New Products

Authorisations to market new medicinal products are granted by the HPRA under the Medicinal Products (control of placing on the market) Regulations 2007.  An Irish authorisation for a human medicinal product is called a product authorisation (PA).   Details on the content of an application are outlined in EU Directives 2003/63/EEC and in guidelines found in Volume 3 of the Notice to Applicants, all of which are available on the EMA's website.

All “full applications” have to be submitted in accordance with the CTD (Common Technical Document) format.   Details on the format of the dossier are outlined in Volume 2B of the Notice to Applicants.

For 'abridged applications', some or all of the Modules 3, 4 or 5 may not be required, as outlined in Chapter 1 of the Notice to Applicants.

If a product is to be marketed in more than one Member State, the Mutual-Recognition or Decentralised Procedure can be used. 

If the Mutual Recognition procedure is used the product should be authorised initially in one Member State (RMS). Using this authorisation, the company applies to other 'concerned' Member States (CMS) to 'mutually-recognise' the authorisation of the RMS. Full details on the mutual recognition procedures can be found in Chapter 2 of the Notice to Applicants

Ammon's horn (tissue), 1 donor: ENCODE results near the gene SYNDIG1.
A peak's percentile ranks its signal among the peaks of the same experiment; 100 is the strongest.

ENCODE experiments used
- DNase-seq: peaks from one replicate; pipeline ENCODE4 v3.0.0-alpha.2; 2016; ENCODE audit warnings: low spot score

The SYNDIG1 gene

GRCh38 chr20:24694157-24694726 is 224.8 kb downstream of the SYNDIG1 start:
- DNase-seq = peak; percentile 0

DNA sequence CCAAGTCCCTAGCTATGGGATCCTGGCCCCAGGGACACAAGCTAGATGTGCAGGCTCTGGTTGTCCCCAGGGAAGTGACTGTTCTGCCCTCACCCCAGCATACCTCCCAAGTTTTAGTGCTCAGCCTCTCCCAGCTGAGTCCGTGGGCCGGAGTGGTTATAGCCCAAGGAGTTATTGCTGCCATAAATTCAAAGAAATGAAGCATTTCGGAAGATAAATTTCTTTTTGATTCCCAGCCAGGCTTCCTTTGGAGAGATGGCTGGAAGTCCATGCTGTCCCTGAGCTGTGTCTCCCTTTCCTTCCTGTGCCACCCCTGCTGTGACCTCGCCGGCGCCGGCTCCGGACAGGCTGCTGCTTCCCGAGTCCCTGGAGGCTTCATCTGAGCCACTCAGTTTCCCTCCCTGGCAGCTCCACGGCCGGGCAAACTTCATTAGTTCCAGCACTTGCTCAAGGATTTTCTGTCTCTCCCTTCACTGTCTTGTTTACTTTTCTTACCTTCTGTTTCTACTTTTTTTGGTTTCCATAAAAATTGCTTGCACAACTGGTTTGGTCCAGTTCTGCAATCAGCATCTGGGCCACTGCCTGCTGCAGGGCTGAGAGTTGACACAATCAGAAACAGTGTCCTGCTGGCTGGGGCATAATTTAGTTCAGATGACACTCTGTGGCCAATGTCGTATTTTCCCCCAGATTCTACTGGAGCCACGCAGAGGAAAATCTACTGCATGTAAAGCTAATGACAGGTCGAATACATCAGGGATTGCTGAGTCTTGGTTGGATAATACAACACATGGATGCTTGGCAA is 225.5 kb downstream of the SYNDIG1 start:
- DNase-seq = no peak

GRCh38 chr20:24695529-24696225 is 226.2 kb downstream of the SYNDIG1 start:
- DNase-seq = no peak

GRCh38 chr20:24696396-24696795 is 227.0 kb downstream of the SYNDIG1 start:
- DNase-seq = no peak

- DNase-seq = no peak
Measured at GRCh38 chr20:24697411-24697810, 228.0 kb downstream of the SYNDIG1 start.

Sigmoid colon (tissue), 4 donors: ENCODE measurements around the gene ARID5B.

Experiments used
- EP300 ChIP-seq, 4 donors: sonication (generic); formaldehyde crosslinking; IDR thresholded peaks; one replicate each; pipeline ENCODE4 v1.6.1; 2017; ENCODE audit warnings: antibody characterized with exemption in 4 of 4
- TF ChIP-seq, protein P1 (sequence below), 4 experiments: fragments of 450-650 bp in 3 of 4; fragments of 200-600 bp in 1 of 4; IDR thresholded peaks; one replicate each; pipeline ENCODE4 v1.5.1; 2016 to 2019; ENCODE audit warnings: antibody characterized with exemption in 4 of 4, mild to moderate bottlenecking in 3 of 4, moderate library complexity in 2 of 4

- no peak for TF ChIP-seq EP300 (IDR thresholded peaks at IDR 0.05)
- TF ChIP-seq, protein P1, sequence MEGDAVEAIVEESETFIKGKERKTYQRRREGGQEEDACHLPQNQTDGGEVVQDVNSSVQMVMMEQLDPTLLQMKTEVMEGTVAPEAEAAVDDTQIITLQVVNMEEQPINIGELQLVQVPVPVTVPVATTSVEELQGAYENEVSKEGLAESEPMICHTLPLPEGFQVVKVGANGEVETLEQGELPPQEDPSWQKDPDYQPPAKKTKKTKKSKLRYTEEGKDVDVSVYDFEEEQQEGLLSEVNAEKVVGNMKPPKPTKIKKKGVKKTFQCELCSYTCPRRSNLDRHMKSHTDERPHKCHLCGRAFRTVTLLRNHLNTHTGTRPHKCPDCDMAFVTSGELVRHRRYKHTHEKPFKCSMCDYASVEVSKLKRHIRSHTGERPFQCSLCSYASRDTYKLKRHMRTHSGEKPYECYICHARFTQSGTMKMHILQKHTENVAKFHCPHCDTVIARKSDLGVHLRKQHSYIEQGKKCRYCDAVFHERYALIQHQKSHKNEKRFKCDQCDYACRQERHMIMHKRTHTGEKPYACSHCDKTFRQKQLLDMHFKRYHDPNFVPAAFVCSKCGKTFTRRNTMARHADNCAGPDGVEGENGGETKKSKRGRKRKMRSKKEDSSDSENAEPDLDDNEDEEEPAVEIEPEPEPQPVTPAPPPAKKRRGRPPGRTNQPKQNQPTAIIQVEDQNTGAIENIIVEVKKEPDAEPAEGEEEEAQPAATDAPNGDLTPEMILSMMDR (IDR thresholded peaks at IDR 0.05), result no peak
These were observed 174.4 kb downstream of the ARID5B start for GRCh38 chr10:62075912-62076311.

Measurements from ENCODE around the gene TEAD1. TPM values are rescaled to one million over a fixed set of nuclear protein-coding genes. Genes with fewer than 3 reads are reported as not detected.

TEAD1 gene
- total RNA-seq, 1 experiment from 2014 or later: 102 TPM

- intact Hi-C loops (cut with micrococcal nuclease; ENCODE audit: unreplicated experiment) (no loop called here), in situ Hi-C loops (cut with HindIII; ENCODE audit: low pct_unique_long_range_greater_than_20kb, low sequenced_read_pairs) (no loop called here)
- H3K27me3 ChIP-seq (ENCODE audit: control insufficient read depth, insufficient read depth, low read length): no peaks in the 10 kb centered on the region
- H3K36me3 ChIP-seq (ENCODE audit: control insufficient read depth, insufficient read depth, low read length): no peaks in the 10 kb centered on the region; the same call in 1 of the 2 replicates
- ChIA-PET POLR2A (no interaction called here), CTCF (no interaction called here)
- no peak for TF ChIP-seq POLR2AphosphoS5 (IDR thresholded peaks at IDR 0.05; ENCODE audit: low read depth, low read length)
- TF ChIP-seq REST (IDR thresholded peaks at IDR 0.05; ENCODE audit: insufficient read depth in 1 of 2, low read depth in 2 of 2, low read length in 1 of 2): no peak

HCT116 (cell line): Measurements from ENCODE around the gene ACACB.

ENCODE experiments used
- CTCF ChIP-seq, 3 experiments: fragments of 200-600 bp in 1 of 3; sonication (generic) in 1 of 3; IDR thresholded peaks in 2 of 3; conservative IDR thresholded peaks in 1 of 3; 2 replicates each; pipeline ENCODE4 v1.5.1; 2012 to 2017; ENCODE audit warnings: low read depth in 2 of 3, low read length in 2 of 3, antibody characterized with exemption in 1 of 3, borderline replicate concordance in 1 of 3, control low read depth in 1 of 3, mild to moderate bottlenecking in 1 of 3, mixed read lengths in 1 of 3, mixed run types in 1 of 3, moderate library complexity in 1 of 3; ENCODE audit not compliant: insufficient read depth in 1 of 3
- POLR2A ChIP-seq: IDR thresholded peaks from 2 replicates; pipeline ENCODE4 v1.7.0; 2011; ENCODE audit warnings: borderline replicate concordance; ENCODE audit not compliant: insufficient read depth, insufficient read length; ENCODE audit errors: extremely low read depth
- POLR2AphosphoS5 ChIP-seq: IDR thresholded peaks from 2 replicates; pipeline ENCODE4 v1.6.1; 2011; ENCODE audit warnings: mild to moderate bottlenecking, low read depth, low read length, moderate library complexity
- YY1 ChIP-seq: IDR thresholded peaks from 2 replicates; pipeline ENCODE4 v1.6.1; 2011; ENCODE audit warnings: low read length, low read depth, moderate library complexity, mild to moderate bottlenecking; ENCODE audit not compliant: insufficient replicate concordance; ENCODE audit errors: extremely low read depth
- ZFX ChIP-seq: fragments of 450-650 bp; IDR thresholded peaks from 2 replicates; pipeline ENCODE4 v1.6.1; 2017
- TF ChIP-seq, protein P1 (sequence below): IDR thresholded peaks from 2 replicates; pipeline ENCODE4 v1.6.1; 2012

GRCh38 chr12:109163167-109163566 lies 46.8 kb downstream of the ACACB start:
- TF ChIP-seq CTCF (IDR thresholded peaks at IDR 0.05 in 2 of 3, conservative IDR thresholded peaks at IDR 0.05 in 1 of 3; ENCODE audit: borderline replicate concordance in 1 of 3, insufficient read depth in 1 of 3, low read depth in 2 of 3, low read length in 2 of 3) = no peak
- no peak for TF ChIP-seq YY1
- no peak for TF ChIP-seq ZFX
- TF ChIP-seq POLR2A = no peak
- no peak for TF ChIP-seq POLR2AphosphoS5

If no marketing authorisation has been granted in the community, the applicant may make use of a Decentralised Procedure (DCP). Full details on the decentralised procedures can be found in Chapter 2 of the Notice to Applicants.

For detailed information on the process for submitting requests please refer to the Guide to Submitting a Request for Ireland to act as RMS in a Decentralised Procedure for a Human Medicinal Product.

Requests should be submitted to rms@hpra.ie using the CMDh Recommendation for classification of unforeseen variations’ as outlined in the guide above.

Another route for the authorisation of human medicines is the EU Centralised Procedure.  This should be used for products referred to in the Annex to Regulation (EC) No 726/2004 and may be used for other applications relating to products containing new active substances, products which constitute a significant therapeutic, scientific or technical innovation or products for which the granting of a community authorisation could be in the interest of patients on a community level.  This procedure can also be used for a generic medicinal product of a centrally authorised product. Applications under the centralised procedure are made to the European Medicines Agency (EMA). 

Further information on making an application under the centralised procedure is available in Chapter 4 of the Notice to Applicants and from the EMA website.